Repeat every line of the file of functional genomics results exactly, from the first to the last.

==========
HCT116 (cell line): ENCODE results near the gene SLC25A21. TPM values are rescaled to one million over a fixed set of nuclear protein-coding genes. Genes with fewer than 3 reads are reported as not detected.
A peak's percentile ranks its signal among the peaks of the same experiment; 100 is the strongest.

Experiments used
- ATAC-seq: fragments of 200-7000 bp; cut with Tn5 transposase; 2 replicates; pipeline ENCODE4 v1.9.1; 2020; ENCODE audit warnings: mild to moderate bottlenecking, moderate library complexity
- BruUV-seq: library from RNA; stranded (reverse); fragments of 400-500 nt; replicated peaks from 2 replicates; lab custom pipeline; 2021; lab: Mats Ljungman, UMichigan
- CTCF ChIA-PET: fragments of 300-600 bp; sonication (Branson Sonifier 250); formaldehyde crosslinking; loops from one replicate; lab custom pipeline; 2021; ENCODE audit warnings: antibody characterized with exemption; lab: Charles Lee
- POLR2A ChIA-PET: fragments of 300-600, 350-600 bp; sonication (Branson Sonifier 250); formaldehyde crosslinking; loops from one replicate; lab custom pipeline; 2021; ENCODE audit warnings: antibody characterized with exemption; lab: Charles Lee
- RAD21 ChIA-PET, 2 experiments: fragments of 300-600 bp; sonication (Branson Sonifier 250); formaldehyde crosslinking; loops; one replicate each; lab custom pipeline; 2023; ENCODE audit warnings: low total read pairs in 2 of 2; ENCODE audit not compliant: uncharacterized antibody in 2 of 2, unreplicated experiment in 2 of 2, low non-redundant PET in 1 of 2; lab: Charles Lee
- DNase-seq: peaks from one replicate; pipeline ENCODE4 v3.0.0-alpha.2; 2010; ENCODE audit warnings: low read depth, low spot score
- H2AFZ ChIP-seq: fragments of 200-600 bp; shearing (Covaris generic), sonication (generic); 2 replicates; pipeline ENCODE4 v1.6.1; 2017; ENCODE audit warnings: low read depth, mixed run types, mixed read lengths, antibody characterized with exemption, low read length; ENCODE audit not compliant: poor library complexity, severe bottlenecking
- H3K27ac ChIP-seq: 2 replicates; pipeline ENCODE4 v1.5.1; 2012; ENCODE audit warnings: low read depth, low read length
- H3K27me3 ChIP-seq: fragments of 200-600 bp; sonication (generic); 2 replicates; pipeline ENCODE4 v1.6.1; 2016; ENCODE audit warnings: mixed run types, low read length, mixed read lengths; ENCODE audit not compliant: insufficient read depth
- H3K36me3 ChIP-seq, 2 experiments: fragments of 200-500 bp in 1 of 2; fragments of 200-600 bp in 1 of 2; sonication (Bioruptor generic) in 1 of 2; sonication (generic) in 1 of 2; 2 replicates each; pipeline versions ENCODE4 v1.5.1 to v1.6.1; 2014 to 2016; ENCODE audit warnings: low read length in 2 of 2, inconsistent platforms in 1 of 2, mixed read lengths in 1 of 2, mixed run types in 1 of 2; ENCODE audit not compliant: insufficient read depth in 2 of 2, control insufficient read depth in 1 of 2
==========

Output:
HCT116 (cell line): ENCODE results near the gene SLC25A21. TPM values are rescaled to one million over a fixed set of nuclear protein-coding genes. Genes with fewer than 3 reads are reported as not detected.
A peak's percentile ranks its signal among the peaks of the same experiment; 100 is the strongest.

Experiments used
- ATAC-seq: fragments of 200-7000 bp; cut with Tn5 transposase; 2 replicates; pipeline ENCODE4 v1.9.1; 2020; ENCODE audit warnings: mild to moderate bottlenecking, moderate library complexity
- BruUV-seq: library from RNA; stranded (reverse); fragments of 400-500 nt; replicated peaks from 2 replicates; lab custom pipeline; 2021; lab: Mats Ljungman, UMichigan
- CTCF ChIA-PET: fragments of 300-600 bp; sonication (Branson Sonifier 250); formaldehyde crosslinking; loops from one replicate; lab custom pipeline; 2021; ENCODE audit warnings: antibody characterized with exemption; lab: Charles Lee
- POLR2A ChIA-PET: fragments of 300-600, 350-600 bp; sonication (Branson Sonifier 250); formaldehyde crosslinking; loops from one replicate; lab custom pipeline; 2021; ENCODE audit warnings: antibody characterized with exemption; lab: Charles Lee
- RAD21 ChIA-PET, 2 experiments: fragments of 300-600 bp; sonication (Branson Sonifier 250); formaldehyde crosslinking; loops; one replicate each; lab custom pipeline; 2023; ENCODE audit warnings: low total read pairs in 2 of 2; ENCODE audit not compliant: uncharacterized antibody in 2 of 2, unreplicated experiment in 2 of 2, low non-redundant PET in 1 of 2; lab: Charles Lee
- DNase-seq: peaks from one replicate; pipeline ENCODE4 v3.0.0-alpha.2; 2010; ENCODE audit warnings: low read depth, low spot score
- H2AFZ ChIP-seq: fragments of 200-600 bp; shearing (Covaris generic), sonication (generic); 2 replicates; pipeline ENCODE4 v1.6.1; 2017; ENCODE audit warnings: low read depth, mixed run types, mixed read lengths, antibody characterized with exemption, low read length; ENCODE audit not compliant: poor library complexity, severe bottlenecking
- H3K27ac ChIP-seq: 2 replicates; pipeline ENCODE4 v1.5.1; 2012; ENCODE audit warnings: low read depth, low read length
- H3K27me3 ChIP-seq: fragments of 200-600 bp; sonication (generic); 2 replicates; pipeline ENCODE4 v1.6.1; 2016; ENCODE audit warnings: mixed run types, low read length, mixed read lengths; ENCODE audit not compliant: insufficient read depth
- H3K36me3 ChIP-seq, 2 experiments: fragments of 200-500 bp in 1 of 2; fragments of 200-600 bp in 1 of 2; sonication (Bioruptor generic) in 1 of 2; sonication (generic) in 1 of 2; 2 replicates each; pipeline versions ENCODE4 v1.5.1 to v1.6.1; 2014 to 2016; ENCODE audit warnings: low read length in 2 of 2, inconsistent platforms in 1 of 2, mixed read lengths in 1 of 2, mixed run types in 1 of 2; ENCODE audit not compliant: insufficient read depth in 2 of 2, control insufficient read depth in 1 of 2